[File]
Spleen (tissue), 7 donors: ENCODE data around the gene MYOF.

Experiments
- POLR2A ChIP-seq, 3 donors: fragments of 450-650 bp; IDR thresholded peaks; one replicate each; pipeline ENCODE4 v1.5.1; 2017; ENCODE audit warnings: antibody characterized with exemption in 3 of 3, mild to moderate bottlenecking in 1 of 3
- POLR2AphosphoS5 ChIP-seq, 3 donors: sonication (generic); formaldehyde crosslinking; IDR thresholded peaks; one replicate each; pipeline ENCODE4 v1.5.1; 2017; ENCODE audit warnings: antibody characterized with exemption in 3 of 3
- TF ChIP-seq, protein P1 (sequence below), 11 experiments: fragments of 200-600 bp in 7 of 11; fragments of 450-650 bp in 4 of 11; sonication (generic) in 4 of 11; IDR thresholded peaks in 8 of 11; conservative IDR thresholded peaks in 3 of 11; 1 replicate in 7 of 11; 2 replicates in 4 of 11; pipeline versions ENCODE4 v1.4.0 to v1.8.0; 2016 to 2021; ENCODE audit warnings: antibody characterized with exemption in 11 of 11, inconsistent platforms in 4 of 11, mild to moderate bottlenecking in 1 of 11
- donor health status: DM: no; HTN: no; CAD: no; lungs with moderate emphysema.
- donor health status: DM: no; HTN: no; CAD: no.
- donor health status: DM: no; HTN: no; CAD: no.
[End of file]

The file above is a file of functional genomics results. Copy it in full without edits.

Spleen (tissue), 7 donors: ENCODE data around the gene MYOF.

Experiments
- POLR2A ChIP-seq, 3 donors: fragments of 450-650 bp; IDR thresholded peaks; one replicate each; pipeline ENCODE4 v1.5.1; 2017; ENCODE audit warnings: antibody characterized with exemption in 3 of 3, mild to moderate bottlenecking in 1 of 3
- POLR2AphosphoS5 ChIP-seq, 3 donors: sonication (generic); formaldehyde crosslinking; IDR thresholded peaks; one replicate each; pipeline ENCODE4 v1.5.1; 2017; ENCODE audit warnings: antibody characterized with exemption in 3 of 3
- TF ChIP-seq, protein P1 (sequence below), 11 experiments: fragments of 200-600 bp in 7 of 11; fragments of 450-650 bp in 4 of 11; sonication (generic) in 4 of 11; IDR thresholded peaks in 8 of 11; conservative IDR thresholded peaks in 3 of 11; 1 replicate in 7 of 11; 2 replicates in 4 of 11; pipeline versions ENCODE4 v1.4.0 to v1.8.0; 2016 to 2021; ENCODE audit warnings: antibody characterized with exemption in 11 of 11, inconsistent platforms in 4 of 11, mild to moderate bottlenecking in 1 of 11
- donor health status: DM: no; HTN: no; CAD: no; lungs with moderate emphysema.
- donor health status: DM: no; HTN: no; CAD: no.
- donor health status: DM: no; HTN: no; CAD: no.